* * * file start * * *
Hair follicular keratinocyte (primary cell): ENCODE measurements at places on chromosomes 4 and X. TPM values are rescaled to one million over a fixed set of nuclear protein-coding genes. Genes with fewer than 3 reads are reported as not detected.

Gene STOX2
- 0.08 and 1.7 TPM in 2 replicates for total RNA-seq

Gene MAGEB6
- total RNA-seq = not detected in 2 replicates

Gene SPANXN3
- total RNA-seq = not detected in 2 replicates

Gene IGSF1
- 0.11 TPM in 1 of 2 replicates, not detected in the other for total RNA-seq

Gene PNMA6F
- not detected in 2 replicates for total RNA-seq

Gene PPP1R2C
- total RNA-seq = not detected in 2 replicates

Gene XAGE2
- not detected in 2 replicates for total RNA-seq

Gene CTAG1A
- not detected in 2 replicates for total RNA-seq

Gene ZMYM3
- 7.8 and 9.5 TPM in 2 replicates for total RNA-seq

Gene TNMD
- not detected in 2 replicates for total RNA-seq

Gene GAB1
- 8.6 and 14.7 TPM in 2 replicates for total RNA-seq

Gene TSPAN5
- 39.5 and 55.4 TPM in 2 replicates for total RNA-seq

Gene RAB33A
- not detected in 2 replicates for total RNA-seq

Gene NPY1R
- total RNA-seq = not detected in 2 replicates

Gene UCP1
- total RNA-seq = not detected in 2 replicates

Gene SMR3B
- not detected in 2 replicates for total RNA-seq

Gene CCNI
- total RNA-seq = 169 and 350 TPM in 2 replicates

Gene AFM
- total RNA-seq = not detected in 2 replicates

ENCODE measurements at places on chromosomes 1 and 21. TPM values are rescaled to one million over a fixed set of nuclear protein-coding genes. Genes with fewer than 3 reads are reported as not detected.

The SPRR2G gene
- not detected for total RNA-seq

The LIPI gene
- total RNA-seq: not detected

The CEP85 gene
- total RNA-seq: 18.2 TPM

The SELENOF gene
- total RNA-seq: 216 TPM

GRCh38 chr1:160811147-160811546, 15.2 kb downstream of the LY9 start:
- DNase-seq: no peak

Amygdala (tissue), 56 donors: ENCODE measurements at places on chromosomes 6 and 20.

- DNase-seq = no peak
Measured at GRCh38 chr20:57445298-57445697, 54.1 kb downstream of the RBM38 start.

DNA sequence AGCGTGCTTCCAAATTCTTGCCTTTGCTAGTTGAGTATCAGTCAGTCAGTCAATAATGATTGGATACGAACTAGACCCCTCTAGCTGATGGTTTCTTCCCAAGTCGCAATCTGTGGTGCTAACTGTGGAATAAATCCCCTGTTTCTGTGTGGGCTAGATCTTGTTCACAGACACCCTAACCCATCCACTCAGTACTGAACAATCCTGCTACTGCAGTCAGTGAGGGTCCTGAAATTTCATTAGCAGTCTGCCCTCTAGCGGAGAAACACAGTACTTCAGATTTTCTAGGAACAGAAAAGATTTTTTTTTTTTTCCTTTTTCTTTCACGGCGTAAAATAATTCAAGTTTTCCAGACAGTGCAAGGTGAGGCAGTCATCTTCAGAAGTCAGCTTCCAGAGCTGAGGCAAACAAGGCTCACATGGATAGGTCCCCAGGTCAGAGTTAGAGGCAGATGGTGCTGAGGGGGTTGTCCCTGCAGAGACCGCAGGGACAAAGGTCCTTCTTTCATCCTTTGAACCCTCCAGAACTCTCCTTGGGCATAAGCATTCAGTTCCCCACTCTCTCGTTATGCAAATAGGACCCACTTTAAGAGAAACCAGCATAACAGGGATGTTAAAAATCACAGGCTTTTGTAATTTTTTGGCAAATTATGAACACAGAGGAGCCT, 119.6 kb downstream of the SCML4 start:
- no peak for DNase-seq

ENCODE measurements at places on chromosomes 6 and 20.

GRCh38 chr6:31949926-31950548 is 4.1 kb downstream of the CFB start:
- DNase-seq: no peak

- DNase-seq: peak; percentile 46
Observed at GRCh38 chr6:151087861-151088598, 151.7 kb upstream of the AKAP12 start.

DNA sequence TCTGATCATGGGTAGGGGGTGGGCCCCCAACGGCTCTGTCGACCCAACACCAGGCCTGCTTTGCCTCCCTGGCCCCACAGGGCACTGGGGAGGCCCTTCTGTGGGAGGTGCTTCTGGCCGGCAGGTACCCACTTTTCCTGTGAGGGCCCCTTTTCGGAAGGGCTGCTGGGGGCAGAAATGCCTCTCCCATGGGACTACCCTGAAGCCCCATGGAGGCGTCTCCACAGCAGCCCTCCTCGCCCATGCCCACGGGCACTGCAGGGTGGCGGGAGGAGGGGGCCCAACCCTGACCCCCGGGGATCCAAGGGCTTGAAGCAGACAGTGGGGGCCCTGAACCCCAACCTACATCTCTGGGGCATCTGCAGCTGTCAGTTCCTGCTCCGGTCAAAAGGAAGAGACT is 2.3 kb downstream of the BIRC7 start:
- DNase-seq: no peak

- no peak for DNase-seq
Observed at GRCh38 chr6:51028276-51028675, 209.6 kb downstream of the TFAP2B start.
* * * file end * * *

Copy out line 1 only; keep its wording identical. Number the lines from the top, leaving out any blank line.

Hair follicular keratinocyte (primary cell): ENCODE measurements at places on chromosomes 4 and X. TPM values are rescaled to one million over a fixed set of nuclear protein-coding genes. Genes with fewer than 3 reads are reported as not detected.